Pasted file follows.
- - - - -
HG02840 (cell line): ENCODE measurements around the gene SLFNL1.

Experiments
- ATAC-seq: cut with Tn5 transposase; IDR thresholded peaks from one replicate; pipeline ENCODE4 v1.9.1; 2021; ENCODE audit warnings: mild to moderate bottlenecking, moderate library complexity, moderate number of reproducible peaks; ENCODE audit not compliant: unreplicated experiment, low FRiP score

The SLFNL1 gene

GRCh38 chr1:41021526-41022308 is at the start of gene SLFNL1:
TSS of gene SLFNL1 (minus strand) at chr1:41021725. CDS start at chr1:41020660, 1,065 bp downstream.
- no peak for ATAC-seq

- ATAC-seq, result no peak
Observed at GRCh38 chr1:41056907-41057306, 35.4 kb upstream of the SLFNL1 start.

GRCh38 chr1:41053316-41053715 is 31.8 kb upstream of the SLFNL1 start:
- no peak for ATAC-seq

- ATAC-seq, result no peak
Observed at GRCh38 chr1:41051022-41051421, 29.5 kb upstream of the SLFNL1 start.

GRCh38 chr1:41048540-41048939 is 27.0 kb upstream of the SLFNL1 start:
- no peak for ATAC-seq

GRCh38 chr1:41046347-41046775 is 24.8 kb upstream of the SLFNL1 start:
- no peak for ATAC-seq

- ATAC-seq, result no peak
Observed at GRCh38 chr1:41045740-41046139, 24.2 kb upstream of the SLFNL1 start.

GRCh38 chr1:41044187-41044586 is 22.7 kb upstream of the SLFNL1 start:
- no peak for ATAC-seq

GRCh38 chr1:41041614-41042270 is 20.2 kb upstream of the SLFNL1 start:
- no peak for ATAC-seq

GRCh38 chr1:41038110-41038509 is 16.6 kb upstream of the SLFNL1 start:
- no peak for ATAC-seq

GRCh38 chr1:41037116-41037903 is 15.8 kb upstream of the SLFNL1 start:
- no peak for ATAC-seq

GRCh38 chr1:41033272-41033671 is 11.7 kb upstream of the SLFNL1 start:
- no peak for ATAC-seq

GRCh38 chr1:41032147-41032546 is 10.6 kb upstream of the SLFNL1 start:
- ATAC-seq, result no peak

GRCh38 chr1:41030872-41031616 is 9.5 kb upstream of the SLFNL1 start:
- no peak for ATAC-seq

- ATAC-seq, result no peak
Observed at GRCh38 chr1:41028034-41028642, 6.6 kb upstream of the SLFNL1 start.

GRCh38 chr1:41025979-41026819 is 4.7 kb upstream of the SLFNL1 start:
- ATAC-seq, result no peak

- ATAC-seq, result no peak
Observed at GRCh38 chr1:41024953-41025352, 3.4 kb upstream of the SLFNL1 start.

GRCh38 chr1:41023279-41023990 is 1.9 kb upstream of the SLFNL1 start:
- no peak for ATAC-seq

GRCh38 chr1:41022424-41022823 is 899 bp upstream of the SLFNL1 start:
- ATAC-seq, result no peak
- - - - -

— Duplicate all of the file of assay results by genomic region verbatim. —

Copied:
HG02840 (cell line): ENCODE measurements around the gene SLFNL1.

Experiments
- ATAC-seq: cut with Tn5 transposase; IDR thresholded peaks from one replicate; pipeline ENCODE4 v1.9.1; 2021; ENCODE audit warnings: mild to moderate bottlenecking, moderate library complexity, moderate number of reproducible peaks; ENCODE audit not compliant: unreplicated experiment, low FRiP score

The SLFNL1 gene

GRCh38 chr1:41021526-41022308 is at the start of gene SLFNL1:
TSS of gene SLFNL1 (minus strand) at chr1:41021725. CDS start at chr1:41020660, 1,065 bp downstream.
- no peak for ATAC-seq

- ATAC-seq, result no peak
Observed at GRCh38 chr1:41056907-41057306, 35.4 kb upstream of the SLFNL1 start.

GRCh38 chr1:41053316-41053715 is 31.8 kb upstream of the SLFNL1 start:
- no peak for ATAC-seq

- ATAC-seq, result no peak
Observed at GRCh38 chr1:41051022-41051421, 29.5 kb upstream of the SLFNL1 start.

GRCh38 chr1:41048540-41048939 is 27.0 kb upstream of the SLFNL1 start:
- no peak for ATAC-seq

GRCh38 chr1:41046347-41046775 is 24.8 kb upstream of the SLFNL1 start:
- no peak for ATAC-seq

- ATAC-seq, result no peak
Observed at GRCh38 chr1:41045740-41046139, 24.2 kb upstream of the SLFNL1 start.

GRCh38 chr1:41044187-41044586 is 22.7 kb upstream of the SLFNL1 start:
- no peak for ATAC-seq

GRCh38 chr1:41041614-41042270 is 20.2 kb upstream of the SLFNL1 start:
- no peak for ATAC-seq

GRCh38 chr1:41038110-41038509 is 16.6 kb upstream of the SLFNL1 start:
- no peak for ATAC-seq

GRCh38 chr1:41037116-41037903 is 15.8 kb upstream of the SLFNL1 start:
- no peak for ATAC-seq

GRCh38 chr1:41033272-41033671 is 11.7 kb upstream of the SLFNL1 start:
- no peak for ATAC-seq

GRCh38 chr1:41032147-41032546 is 10.6 kb upstream of the SLFNL1 start:
- ATAC-seq, result no peak

GRCh38 chr1:41030872-41031616 is 9.5 kb upstream of the SLFNL1 start:
- no peak for ATAC-seq

- ATAC-seq, result no peak
Observed at GRCh38 chr1:41028034-41028642, 6.6 kb upstream of the SLFNL1 start.

GRCh38 chr1:41025979-41026819 is 4.7 kb upstream of the SLFNL1 start:
- ATAC-seq, result no peak

- ATAC-seq, result no peak
Observed at GRCh38 chr1:41024953-41025352, 3.4 kb upstream of the SLFNL1 start.

GRCh38 chr1:41023279-41023990 is 1.9 kb upstream of the SLFNL1 start:
- no peak for ATAC-seq

GRCh38 chr1:41022424-41022823 is 899 bp upstream of the SLFNL1 start:
- ATAC-seq, result no peak